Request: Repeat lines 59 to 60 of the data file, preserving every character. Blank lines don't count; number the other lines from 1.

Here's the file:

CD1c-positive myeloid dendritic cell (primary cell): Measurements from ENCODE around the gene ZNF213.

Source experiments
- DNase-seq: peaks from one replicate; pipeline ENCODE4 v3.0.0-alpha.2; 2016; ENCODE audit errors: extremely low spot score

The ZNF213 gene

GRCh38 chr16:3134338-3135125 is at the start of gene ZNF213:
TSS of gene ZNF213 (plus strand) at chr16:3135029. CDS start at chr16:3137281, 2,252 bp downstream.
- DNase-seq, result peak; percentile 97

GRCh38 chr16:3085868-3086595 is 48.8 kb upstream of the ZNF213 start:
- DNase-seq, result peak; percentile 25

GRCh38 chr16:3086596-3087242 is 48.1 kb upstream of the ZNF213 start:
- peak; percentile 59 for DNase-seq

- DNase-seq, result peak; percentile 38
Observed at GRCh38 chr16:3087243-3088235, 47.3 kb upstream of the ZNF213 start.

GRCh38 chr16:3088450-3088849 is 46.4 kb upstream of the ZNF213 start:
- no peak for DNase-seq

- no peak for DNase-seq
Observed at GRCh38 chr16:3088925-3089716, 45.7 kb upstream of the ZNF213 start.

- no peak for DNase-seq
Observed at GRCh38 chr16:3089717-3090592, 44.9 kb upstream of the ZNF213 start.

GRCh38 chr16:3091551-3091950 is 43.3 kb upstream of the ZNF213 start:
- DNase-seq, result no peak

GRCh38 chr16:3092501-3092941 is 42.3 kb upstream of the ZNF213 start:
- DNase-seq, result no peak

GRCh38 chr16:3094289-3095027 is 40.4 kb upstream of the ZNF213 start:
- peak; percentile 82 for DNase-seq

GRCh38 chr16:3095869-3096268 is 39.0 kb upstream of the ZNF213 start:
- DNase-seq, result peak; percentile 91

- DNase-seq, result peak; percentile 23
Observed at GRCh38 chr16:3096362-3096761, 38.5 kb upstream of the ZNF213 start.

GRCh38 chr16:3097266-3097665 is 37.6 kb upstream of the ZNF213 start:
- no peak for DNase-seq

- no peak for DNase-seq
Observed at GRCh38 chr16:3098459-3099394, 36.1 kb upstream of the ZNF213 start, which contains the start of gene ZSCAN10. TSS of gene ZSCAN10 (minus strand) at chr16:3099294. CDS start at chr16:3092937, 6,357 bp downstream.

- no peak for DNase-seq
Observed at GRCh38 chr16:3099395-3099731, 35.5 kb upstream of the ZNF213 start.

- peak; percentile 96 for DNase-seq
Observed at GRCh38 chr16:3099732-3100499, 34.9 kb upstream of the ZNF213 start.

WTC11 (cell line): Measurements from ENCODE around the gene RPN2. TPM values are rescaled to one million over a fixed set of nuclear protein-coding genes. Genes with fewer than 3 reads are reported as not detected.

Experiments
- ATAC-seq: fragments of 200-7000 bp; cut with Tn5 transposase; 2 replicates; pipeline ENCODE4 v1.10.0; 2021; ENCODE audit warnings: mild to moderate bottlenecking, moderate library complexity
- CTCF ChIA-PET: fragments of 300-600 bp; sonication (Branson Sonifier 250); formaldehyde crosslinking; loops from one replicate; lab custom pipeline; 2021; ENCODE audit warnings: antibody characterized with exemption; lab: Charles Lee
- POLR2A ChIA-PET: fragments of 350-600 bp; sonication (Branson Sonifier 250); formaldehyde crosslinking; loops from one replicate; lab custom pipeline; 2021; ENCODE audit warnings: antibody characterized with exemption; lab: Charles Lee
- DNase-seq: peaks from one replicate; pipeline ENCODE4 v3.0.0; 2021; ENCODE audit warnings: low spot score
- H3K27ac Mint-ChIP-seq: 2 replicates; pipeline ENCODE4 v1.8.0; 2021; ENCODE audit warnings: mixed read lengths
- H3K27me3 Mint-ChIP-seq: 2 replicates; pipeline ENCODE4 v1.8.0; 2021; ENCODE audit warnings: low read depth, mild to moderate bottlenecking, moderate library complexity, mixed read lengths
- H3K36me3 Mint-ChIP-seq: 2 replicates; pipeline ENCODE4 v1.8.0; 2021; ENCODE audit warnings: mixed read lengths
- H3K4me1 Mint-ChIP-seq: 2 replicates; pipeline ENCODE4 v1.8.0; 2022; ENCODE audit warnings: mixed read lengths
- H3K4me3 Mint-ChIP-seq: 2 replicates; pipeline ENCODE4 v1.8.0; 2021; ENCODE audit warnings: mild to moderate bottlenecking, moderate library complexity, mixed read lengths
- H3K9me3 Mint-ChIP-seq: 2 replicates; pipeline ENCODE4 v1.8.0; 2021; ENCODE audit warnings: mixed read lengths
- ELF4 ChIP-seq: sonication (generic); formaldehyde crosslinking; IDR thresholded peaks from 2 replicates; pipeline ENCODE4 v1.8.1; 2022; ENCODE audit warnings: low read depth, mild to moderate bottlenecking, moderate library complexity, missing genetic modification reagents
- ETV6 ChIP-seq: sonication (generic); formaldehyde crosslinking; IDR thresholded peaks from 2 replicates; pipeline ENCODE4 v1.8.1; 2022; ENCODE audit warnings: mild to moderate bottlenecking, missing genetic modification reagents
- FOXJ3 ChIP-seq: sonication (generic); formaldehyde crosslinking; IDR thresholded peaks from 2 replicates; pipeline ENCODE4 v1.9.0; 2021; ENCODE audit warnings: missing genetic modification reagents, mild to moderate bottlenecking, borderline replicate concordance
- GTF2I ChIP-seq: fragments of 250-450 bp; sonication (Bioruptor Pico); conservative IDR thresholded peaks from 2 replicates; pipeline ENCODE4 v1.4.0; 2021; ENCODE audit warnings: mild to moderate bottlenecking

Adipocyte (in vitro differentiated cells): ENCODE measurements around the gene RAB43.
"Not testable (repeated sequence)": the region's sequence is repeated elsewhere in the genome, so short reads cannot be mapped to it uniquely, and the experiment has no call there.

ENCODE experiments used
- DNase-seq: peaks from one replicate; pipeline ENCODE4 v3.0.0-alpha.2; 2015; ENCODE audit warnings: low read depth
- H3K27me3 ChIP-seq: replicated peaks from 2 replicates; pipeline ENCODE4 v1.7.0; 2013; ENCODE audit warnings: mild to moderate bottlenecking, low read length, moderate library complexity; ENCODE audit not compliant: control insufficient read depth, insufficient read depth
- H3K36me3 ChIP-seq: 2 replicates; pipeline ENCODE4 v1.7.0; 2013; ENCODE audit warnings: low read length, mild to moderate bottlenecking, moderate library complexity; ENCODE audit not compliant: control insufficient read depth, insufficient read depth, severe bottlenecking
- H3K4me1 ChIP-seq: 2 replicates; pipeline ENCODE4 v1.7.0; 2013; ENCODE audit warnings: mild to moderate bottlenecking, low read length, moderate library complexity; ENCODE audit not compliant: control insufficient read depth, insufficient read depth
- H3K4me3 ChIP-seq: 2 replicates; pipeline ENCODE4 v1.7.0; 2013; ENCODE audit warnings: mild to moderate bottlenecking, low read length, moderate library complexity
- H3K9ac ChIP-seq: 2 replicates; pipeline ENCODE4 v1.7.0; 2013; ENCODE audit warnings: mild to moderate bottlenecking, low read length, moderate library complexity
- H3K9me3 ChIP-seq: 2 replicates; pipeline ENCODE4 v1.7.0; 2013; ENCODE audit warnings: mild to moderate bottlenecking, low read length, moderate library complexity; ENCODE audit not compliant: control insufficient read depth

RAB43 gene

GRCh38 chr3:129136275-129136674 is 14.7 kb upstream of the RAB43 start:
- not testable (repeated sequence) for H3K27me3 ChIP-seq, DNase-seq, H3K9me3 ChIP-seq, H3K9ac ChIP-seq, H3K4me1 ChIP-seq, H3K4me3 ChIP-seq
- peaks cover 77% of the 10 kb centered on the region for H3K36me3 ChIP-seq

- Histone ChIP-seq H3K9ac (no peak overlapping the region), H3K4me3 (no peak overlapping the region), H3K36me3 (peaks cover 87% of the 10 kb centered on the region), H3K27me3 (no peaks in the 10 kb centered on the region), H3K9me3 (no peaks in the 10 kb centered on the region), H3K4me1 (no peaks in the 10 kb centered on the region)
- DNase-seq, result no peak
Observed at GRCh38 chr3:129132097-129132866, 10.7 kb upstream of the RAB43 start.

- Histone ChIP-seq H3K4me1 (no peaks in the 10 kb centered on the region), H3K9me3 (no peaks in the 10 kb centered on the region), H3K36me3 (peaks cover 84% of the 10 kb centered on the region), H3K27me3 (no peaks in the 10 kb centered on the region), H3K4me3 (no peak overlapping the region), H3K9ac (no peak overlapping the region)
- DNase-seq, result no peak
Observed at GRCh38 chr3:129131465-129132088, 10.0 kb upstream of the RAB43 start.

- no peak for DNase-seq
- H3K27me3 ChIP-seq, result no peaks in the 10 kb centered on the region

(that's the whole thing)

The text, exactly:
- H3K36me3 ChIP-seq: 2 replicates; pipeline ENCODE4 v1.7.0; 2013; ENCODE audit warnings: low read length, mild to moderate bottlenecking, moderate library complexity; ENCODE audit not compliant: control insufficient read depth, insufficient read depth, severe bottlenecking
- H3K4me1 ChIP-seq: 2 replicates; pipeline ENCODE4 v1.7.0; 2013; ENCODE audit warnings: mild to moderate bottlenecking, low read length, moderate library complexity; ENCODE audit not compliant: control insufficient read depth, insufficient read depth